Date and time:

Professor Nadia Berthouze, University College London

Body movement and touch behaviour are important agents in the affective life of people. With the emergence of full-body sensing technology come new opportunities to support people's affective experiences and needs. Although we are now able to track people's body movements almost ubiquitously through a variety of low-cost sensors embedded in our environment as well as in our accessories and clothes, the information garnered is typically used for activity tracking more than for recognising and modulating affect. In my talk I will highlight how we express affect through our bodies in everyday activities and how technology can be designed to read those expressions and even to modulate them. Among various applications, I will present our work on technology for chronic pain management and discuss how such technology can lead to more effective physical rehabilitation through integrating it in everyday activities and supporting people at both physical and affective levels. I will also discuss how this sensing technology enables us to go beyond simply measuring and reflecting on one's behaviour by exploiting embodied bottom-up mechanisms that enhance the perception of one's body and its capabilities. I will conclude by identifying new challenges and opportunities that this line of work presents.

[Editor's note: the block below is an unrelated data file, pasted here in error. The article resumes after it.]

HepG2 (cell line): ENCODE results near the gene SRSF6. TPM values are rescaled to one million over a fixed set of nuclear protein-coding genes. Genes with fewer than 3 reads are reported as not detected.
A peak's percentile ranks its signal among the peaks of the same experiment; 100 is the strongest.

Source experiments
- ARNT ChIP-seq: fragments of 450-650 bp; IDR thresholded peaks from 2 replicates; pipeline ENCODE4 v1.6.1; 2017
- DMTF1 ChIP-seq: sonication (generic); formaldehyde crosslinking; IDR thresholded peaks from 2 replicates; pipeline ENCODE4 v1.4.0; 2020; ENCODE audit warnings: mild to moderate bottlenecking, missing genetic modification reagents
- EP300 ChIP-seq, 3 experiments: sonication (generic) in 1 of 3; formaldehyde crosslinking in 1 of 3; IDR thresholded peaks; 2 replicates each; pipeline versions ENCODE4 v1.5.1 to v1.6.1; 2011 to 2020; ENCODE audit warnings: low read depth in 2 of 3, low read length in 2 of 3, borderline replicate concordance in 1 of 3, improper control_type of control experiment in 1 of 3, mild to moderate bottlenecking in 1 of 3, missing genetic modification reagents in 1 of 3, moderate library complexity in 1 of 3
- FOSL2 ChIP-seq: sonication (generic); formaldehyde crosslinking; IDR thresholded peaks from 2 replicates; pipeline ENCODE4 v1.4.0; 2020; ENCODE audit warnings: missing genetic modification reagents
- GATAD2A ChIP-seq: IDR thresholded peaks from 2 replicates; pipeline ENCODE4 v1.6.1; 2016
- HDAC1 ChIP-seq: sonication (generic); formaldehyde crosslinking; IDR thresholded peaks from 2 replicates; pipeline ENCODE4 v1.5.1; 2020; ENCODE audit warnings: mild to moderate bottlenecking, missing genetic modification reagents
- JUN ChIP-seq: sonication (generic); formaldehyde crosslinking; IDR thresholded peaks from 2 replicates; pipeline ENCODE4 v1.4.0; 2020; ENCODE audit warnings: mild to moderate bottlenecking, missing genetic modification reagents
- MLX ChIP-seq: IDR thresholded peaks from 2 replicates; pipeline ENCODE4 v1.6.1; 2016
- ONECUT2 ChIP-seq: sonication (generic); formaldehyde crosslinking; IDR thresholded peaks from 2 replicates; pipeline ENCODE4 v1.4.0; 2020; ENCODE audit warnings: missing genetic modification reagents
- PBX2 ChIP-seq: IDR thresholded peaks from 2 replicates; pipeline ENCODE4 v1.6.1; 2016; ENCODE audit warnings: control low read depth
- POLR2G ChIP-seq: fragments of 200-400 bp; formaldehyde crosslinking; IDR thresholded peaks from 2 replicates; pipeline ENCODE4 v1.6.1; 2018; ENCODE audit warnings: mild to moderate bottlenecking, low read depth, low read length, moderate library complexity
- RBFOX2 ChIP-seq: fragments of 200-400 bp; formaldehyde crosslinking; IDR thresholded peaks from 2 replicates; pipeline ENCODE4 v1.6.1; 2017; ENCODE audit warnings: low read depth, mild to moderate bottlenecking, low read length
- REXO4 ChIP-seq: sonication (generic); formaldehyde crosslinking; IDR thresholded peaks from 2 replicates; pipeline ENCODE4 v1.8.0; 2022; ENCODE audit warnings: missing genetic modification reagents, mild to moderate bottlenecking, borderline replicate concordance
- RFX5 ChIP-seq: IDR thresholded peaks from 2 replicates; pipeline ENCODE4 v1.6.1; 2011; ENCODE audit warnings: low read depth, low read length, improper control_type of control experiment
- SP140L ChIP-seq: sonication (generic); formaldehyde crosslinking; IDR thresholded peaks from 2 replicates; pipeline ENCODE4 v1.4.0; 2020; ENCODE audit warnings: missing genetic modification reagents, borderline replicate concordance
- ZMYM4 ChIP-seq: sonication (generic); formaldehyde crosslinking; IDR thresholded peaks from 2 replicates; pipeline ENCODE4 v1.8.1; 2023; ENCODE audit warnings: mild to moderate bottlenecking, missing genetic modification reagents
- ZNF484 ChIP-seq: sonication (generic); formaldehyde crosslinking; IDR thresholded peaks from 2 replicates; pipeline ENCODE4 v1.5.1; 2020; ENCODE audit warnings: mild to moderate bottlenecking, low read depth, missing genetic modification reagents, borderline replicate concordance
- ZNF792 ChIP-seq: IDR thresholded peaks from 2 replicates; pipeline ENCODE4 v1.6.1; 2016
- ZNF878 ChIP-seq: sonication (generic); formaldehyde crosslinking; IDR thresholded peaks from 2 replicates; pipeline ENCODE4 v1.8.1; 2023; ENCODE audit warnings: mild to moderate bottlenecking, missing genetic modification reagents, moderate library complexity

Short Bio:
Professor Nadia Berthouze is a Full Professor in Affective Computing and Interaction at the University College London Interaction Centre (UCLIC). Her research focuses on designing technology that can sense the affective state of its users and use that information to tailor the interaction process. She has pioneered the field of Affective Computing by investigating how body movement and touch behaviour can be used as means to recognize and measure the quality of the user experience. She also studied how full-body technology and body sensory feedback can be used to modulate people's perception of themselves and of their capabilities to improve self-efficacy and coping capabilities. Her work has been motivated by real-world applications such as physical rehabilitation (EPSRC Emo&Pain), textile design (EPSRC Digital Sensoria), education (H2020 WeDraw) and wellbeing on the industrial workfloor (H2020 Human Manufacturing). She has published more than 200 papers in Affective Computing, HCI, and Pattern Recognition.
More information about Professor Nadia Berthouze